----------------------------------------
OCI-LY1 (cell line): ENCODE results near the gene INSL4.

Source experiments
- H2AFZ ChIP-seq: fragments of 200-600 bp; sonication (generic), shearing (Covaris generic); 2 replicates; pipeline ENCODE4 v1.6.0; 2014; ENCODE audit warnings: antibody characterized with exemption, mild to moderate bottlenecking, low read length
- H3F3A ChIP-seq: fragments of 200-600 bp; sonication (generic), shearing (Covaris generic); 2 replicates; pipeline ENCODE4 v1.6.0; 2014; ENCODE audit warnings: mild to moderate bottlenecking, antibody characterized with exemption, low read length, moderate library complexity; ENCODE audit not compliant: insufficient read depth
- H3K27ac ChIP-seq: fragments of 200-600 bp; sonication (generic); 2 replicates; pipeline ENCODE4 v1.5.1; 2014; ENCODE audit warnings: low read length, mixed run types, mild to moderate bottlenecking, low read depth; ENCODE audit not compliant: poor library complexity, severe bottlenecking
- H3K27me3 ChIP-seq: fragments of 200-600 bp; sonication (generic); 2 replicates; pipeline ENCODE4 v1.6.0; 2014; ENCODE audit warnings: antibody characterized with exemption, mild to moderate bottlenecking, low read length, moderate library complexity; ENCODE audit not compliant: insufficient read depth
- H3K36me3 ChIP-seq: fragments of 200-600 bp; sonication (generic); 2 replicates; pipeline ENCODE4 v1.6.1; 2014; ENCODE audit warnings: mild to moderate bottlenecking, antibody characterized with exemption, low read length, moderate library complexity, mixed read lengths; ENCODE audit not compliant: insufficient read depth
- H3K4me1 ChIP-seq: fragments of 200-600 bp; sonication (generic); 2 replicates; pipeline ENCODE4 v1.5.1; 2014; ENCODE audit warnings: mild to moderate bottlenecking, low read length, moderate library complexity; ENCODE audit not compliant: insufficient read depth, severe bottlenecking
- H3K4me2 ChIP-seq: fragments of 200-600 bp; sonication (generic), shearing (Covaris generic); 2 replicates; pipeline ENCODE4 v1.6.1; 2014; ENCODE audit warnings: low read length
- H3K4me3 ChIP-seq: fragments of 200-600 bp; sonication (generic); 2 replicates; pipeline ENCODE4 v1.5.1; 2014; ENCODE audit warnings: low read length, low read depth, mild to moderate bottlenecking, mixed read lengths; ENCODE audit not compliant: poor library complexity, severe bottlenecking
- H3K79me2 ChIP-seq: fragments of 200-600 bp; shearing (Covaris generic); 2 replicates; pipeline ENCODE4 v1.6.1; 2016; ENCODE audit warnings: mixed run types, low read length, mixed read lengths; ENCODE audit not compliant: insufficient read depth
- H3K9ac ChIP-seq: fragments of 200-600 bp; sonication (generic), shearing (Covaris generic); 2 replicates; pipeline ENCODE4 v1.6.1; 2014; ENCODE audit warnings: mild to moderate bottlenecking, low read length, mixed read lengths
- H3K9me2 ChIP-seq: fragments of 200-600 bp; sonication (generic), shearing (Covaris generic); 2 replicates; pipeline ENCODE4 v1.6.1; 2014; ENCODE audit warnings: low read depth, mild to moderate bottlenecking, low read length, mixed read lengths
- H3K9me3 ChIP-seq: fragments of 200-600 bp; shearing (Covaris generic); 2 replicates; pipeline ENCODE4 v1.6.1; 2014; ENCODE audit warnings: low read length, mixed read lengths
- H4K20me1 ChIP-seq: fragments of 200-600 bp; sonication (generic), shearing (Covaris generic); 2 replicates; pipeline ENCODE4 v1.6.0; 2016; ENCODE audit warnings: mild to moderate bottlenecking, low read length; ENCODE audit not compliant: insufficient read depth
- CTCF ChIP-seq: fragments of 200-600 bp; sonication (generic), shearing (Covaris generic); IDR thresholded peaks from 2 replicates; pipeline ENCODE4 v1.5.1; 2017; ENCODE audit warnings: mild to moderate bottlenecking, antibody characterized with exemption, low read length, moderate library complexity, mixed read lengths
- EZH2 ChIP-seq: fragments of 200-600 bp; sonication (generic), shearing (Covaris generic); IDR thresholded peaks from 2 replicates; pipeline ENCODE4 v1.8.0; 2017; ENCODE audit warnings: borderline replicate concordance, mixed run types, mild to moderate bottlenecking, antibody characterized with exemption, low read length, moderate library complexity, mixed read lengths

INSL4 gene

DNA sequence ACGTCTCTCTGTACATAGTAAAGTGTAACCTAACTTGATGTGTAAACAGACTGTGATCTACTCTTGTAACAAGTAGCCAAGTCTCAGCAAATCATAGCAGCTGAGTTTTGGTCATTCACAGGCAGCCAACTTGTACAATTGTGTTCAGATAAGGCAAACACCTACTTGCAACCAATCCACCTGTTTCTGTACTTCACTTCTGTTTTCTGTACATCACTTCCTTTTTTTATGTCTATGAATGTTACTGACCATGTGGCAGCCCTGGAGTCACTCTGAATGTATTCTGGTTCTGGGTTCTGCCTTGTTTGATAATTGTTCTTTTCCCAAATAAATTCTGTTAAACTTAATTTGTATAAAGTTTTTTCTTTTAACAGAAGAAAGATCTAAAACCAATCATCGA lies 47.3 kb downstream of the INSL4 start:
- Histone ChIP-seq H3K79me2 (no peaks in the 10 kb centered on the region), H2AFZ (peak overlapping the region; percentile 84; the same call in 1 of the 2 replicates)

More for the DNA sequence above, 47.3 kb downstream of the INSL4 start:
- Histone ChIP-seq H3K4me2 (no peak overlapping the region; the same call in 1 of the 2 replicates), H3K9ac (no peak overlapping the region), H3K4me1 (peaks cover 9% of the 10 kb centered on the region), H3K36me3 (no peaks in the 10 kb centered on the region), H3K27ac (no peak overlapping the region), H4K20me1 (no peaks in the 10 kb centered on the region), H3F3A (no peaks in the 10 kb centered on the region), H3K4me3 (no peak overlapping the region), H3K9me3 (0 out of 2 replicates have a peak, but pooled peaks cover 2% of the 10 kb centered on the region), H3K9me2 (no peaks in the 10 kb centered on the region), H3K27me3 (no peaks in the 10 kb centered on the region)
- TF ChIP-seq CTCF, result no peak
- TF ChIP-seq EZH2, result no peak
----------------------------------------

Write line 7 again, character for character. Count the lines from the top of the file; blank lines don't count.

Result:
- H3K36me3 ChIP-seq: fragments of 200-600 bp; sonication (generic); 2 replicates; pipeline ENCODE4 v1.6.1; 2014; ENCODE audit warnings: mild to moderate bottlenecking, antibody characterized with exemption, low read length, moderate library complexity, mixed read lengths; ENCODE audit not compliant: insufficient read depth